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Thursday, 21 June 2007
Page: 15

Mr PEARCE (Parliamentary Secretary to the Treasurer) (10:04 AM) —I move:

That this bill be now read a second time.

This bill allows consumers and businesses who purchase a general insurance product in Australia to be confident that they will be protected by Australia’s world-class prudential regime.

This bill amends the Insurance Act 1973, to strengthen and clarify the requirement that anyone that carries on general insurance business in Australia, either directly or through the actions of another (for example, a financial intermediary) is required to become authorised and will be prudentially regulated by the Australian Prudential Regulation Authority, or APRA.

At the same time, the government is keen to continue welcoming new entrants into the Australian general insurance market as it recognises these new entrants promote strong competition and innovation. The government will continue to welcome well-capitalised and well-managed foreign insurers.

To that end, APRA will adopt a more risk-focused approach to prudential standards to align prudential requirements with the risk posed by different classes of insurers, with the result that categories of insurers posing a lower risk will face a reduced regulatory burden.

This approach will better protect Australian consumers and businesses from poorly regulated direct offshore foreign insurers, or DOFIs.

However, the government does not want the proposed changes to unduly restrict market capacity.

For this reason, the bill provides a framework that enables the government to develop regulations to provide limited exemptions from the new regime. These exemptions will allow Australia’s largest businesses, with risks that cannot appropriately be placed with an authorised insurer in Australia, to obtain insurance offshore.

It is hoped these changes will encourage domestic insurers to continue providing innovative products that meet the needs of Australian consumers and businesses.

To enforce these Insurance Act 1973 changes, APRA’s powers will be expanded so that it can investigate entities that it has a reasonable belief are carrying on insurance business in Australia without being authorised. APRA will also have the power to apply to the Federal Court for an injunction to stop an entity from acting illegally. The government recognises that these new powers are strong but, on balance, considers these to be necessary to maintaining the integrity of the prudential regime.

To complement these prudential changes, the Corporations Act 2001 will be amended so that Australian financial service licence holders and authorised representatives will be required to deal only in authorised general insurance products, including those provided by Lloyd’s underwriters, with limited exceptions.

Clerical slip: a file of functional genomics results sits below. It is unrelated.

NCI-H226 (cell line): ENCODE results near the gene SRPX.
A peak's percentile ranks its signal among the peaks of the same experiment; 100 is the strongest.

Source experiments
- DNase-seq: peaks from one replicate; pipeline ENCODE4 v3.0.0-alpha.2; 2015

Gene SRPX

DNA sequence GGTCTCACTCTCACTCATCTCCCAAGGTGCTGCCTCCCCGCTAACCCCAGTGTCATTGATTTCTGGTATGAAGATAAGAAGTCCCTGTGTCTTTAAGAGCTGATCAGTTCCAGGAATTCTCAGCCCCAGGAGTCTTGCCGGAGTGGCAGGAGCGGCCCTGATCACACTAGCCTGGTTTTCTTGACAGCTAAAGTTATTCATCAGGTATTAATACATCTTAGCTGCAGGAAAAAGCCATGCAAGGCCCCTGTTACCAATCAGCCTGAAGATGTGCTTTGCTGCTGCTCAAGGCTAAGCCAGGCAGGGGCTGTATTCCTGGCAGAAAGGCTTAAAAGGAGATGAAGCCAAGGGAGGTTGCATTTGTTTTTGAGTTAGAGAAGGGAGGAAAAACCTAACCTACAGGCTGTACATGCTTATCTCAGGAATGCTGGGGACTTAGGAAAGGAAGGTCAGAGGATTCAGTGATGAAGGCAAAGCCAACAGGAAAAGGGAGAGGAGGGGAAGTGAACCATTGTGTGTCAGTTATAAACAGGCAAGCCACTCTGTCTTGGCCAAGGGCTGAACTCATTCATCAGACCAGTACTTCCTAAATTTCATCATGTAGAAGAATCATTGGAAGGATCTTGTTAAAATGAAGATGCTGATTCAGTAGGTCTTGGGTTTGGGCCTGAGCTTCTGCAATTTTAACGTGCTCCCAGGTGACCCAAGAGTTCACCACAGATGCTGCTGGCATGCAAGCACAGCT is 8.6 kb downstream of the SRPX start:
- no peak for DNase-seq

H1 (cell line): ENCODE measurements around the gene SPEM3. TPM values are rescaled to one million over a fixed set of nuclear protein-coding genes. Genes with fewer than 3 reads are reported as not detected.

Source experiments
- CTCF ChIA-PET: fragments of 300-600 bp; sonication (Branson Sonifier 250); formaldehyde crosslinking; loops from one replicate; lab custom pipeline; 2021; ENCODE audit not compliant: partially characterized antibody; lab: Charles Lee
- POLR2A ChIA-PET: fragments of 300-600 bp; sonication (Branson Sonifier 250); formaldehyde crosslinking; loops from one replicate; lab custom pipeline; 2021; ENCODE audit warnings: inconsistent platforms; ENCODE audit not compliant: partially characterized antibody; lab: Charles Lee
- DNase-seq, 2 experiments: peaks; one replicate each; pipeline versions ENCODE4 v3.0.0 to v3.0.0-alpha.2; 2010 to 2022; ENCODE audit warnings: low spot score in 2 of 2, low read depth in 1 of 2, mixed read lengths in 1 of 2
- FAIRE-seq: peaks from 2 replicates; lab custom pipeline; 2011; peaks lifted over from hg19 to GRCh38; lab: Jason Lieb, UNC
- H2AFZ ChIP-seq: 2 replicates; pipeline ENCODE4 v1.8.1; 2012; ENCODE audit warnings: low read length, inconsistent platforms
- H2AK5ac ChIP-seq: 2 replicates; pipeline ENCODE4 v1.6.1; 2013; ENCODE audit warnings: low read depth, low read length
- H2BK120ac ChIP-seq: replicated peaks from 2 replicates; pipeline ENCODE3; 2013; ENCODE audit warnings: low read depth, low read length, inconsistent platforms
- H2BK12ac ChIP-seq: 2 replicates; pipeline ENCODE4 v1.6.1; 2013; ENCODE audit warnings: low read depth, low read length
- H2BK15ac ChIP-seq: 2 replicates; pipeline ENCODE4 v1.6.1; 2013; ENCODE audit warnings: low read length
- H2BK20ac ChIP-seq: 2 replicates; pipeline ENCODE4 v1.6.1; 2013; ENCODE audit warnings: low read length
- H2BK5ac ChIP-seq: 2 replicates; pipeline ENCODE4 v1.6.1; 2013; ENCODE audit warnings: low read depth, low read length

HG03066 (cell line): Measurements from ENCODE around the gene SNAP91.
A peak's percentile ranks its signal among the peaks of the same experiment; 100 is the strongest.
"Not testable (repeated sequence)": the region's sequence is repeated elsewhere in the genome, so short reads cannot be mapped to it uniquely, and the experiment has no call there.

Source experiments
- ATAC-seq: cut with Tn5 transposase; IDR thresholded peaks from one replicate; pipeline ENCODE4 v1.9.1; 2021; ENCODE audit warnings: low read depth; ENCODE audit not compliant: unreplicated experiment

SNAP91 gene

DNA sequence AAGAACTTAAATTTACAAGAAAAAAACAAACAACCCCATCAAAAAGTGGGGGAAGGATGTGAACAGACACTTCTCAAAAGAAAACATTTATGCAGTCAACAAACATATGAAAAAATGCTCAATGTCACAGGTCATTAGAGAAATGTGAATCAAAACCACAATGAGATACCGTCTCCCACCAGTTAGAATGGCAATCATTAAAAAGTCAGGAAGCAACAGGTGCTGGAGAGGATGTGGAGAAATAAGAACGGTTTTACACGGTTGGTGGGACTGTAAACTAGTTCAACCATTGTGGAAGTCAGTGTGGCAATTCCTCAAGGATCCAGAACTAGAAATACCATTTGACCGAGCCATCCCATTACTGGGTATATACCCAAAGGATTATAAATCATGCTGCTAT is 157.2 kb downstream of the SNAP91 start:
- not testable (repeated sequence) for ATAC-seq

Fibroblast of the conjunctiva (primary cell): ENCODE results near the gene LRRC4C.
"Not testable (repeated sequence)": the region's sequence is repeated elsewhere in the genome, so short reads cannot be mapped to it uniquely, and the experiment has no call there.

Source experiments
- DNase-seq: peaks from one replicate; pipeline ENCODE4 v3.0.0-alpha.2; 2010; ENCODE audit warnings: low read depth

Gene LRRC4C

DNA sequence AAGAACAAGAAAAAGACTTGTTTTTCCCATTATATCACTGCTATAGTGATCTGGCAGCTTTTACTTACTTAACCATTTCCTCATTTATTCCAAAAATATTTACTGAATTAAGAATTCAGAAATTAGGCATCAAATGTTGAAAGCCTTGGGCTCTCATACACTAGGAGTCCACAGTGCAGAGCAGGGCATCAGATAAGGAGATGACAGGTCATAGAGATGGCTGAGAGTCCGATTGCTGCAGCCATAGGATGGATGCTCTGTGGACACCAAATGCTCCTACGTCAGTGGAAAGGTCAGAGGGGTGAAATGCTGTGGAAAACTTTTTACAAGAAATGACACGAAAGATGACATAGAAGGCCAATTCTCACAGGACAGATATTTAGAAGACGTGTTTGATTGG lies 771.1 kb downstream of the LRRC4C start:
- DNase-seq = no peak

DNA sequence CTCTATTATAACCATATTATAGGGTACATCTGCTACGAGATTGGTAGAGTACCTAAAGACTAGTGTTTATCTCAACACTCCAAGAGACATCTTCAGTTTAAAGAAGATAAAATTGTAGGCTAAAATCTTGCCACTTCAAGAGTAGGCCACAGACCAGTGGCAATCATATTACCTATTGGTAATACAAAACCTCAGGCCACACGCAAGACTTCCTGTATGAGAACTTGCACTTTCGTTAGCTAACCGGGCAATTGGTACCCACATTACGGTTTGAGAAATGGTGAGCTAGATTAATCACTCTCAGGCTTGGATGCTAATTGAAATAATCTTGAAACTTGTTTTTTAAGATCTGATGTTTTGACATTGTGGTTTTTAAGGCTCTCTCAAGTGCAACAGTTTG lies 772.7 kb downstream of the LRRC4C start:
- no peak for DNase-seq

Licence holders will also be required by regulation to supply data on any dealing in insurance covered by the exemptions.

With regards to discretionary mutual funds (DMFs), which are providers of risk management tools that are an alternative to insurance, the government has formed the view that at this stage DMFs do not pose a significant risk to systemic integrity. Therefore it would not be appropriate to prudentially regulate DMFs at this time. However, the nature and scope of DMF activity will be monitored via information collection over the next three years. At that time, once there is sufficient information on DMFs’ activities, a review will be undertaken to determine whether or not it is appropriate to prudentially regulate these entities as well.

The government is taking steps to ensure individual consumers are adequately informed about DMFs by an amendment to the Corporations Regulations requiring DMFs to disclose to all their clients, both retail and wholesale, the key characteristics of their product, including that the DMF has a discretion whether or not to pay out on a claim.

The government is also amending the Financial Sector (Collection of Data) Act 2001 to subject DMFs to a rigorous and compulsory data collection regime, to better understand the nature and scope of their operations. This data, along with the data collected from Australian financial service licence holders and authorised representatives who deal in DMF products, will provide sound statistical input for future policy.

This bill addresses an outstanding HIH Royal Commission recommendation and a regulatory gap identified by the International Monetary Fund’s Financial Sector Assessment Program. It follows extensive consultation with stakeholders on how best to regulate DOFIs and DMFs.

The government welcomes industry’s ongoing assistance in implementing and adjusting to these new arrangements.

In October 2006, the International Monetary Fund found that Australia had a robust financial sector. The changes proposed in this bill will enhance the protection for Australians buying insurance and will encourage competition and innovation in the Australian general insurance market. They will enhance community confidence in the market and Australia’s overseas reputation as a sound, well-regulated market. I commend the bill to the House.

Debate (on motion by Ms Plibersek) adjourned.